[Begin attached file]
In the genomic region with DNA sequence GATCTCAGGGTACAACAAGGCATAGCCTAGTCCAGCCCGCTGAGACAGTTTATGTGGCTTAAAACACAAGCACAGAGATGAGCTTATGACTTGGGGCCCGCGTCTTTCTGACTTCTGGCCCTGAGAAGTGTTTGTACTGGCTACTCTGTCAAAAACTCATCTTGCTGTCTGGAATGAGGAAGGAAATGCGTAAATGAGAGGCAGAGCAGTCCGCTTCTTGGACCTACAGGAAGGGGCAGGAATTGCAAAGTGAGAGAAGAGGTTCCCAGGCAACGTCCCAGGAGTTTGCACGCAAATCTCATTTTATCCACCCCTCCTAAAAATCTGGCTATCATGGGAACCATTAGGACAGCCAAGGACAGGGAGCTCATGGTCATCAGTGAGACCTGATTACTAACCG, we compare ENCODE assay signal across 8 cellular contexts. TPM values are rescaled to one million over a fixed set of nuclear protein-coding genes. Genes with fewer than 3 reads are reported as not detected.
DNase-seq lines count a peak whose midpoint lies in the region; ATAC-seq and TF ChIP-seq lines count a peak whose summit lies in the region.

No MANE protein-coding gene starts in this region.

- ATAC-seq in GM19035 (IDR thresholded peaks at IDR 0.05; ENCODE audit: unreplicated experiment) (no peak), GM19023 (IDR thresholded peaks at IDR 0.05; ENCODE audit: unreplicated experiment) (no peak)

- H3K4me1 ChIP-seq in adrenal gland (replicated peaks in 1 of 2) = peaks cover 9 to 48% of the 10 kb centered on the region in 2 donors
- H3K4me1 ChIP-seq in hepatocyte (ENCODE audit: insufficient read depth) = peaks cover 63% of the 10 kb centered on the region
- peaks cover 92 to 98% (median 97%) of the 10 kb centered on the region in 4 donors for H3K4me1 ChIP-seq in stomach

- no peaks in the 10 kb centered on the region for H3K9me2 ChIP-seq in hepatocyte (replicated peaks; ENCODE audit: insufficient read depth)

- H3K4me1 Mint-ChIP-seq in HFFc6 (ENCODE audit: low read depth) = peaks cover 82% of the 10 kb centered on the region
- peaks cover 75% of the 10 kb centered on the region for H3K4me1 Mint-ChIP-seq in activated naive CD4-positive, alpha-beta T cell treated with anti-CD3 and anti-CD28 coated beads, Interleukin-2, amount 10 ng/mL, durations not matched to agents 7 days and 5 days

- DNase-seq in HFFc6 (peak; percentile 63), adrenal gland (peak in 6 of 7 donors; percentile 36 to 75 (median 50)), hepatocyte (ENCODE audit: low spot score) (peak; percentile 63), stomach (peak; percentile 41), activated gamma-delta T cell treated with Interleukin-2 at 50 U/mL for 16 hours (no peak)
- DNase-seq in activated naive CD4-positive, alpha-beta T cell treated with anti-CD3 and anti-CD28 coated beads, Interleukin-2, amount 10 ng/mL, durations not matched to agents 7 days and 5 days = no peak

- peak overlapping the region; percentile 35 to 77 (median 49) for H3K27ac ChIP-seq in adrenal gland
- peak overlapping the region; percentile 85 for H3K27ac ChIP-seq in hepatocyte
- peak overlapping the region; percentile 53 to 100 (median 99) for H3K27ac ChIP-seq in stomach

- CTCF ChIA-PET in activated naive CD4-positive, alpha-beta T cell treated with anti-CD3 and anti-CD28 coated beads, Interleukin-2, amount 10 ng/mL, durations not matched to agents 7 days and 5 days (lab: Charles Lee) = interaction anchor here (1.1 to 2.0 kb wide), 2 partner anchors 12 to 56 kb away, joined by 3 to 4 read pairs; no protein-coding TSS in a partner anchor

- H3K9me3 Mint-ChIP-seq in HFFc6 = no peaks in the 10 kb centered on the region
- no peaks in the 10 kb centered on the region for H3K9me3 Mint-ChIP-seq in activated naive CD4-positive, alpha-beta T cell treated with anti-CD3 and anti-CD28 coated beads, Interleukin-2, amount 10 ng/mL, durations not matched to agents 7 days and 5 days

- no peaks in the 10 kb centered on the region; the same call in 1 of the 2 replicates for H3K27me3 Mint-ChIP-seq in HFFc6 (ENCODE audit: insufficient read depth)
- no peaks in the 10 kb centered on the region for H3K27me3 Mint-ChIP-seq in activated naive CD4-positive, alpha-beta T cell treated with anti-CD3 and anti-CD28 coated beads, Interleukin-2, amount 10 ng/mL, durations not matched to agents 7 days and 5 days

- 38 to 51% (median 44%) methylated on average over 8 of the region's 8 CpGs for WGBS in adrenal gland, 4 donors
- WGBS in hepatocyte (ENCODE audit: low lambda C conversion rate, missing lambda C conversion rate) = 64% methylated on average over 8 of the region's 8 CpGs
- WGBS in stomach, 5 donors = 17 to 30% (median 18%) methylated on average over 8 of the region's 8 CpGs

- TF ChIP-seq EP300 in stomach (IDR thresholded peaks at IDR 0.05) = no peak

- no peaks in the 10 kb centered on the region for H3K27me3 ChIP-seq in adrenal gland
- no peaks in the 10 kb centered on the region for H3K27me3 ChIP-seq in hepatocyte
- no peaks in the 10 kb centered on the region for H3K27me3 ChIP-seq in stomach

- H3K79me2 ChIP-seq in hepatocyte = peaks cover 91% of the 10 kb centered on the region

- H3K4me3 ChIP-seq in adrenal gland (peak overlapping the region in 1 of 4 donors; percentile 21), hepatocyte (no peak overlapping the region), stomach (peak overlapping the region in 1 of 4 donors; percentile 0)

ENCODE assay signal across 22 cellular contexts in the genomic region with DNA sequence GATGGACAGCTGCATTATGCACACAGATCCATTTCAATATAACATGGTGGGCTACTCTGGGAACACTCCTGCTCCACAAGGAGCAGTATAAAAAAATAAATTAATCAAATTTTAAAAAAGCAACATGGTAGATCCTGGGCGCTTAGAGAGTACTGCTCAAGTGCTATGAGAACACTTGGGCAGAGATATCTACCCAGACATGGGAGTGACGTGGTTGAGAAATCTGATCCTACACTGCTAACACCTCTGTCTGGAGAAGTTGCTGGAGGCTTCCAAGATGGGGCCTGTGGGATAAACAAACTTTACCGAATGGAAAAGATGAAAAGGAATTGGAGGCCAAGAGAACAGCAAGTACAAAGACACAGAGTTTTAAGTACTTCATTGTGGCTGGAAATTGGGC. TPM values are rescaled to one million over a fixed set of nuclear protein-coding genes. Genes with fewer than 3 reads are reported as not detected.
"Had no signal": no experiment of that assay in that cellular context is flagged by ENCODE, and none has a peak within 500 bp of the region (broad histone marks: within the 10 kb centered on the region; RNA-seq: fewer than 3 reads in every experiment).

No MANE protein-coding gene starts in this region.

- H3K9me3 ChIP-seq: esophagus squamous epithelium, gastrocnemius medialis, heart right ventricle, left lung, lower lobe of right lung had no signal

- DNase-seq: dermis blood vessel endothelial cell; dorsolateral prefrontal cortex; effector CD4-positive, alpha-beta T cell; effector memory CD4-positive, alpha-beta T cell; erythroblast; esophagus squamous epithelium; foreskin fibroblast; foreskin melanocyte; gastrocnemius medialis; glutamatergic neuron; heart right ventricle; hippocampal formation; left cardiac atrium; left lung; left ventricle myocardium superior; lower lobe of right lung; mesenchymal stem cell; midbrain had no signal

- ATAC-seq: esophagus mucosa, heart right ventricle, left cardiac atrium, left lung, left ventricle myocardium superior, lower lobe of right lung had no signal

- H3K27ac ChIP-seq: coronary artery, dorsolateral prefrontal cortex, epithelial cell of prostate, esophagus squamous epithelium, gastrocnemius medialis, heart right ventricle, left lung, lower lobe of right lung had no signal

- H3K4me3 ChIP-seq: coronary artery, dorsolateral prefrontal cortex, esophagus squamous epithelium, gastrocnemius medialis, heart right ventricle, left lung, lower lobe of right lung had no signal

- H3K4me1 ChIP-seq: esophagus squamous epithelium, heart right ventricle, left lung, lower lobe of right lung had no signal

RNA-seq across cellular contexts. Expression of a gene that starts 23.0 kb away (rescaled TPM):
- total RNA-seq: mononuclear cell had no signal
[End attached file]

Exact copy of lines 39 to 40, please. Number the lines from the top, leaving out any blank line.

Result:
RNA-seq across cellular contexts. Expression of a gene that starts 23.0 kb away (rescaled TPM):
- total RNA-seq: mononuclear cell had no signal